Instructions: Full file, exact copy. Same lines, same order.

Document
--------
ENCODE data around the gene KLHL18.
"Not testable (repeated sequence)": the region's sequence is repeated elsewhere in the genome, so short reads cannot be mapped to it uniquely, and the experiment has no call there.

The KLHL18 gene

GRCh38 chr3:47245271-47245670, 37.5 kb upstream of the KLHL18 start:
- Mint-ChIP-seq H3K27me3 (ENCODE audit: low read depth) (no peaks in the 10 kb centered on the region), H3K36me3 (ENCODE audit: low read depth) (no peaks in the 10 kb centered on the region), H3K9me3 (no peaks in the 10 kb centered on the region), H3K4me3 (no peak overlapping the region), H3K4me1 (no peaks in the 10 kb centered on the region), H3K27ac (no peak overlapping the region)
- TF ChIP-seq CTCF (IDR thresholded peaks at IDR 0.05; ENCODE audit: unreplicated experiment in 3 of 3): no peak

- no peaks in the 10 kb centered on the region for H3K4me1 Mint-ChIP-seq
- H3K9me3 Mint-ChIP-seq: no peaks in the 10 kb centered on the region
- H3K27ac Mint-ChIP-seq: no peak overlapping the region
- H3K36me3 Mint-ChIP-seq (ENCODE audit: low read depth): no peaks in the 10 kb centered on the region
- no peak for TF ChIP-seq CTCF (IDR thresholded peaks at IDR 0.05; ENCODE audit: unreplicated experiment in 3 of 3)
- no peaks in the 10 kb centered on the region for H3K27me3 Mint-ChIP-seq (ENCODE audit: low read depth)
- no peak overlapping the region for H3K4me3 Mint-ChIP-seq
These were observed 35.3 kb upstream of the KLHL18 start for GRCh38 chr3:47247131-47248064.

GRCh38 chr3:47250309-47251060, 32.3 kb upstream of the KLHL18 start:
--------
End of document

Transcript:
ENCODE data around the gene KLHL18.
"Not testable (repeated sequence)": the region's sequence is repeated elsewhere in the genome, so short reads cannot be mapped to it uniquely, and the experiment has no call there.

The KLHL18 gene

GRCh38 chr3:47245271-47245670, 37.5 kb upstream of the KLHL18 start:
- Mint-ChIP-seq H3K27me3 (ENCODE audit: low read depth) (no peaks in the 10 kb centered on the region), H3K36me3 (ENCODE audit: low read depth) (no peaks in the 10 kb centered on the region), H3K9me3 (no peaks in the 10 kb centered on the region), H3K4me3 (no peak overlapping the region), H3K4me1 (no peaks in the 10 kb centered on the region), H3K27ac (no peak overlapping the region)
- TF ChIP-seq CTCF (IDR thresholded peaks at IDR 0.05; ENCODE audit: unreplicated experiment in 3 of 3): no peak

- no peaks in the 10 kb centered on the region for H3K4me1 Mint-ChIP-seq
- H3K9me3 Mint-ChIP-seq: no peaks in the 10 kb centered on the region
- H3K27ac Mint-ChIP-seq: no peak overlapping the region
- H3K36me3 Mint-ChIP-seq (ENCODE audit: low read depth): no peaks in the 10 kb centered on the region
- no peak for TF ChIP-seq CTCF (IDR thresholded peaks at IDR 0.05; ENCODE audit: unreplicated experiment in 3 of 3)
- no peaks in the 10 kb centered on the region for H3K27me3 Mint-ChIP-seq (ENCODE audit: low read depth)
- no peak overlapping the region for H3K4me3 Mint-ChIP-seq
These were observed 35.3 kb upstream of the KLHL18 start for GRCh38 chr3:47247131-47248064.

GRCh38 chr3:47250309-47251060, 32.3 kb upstream of the KLHL18 start: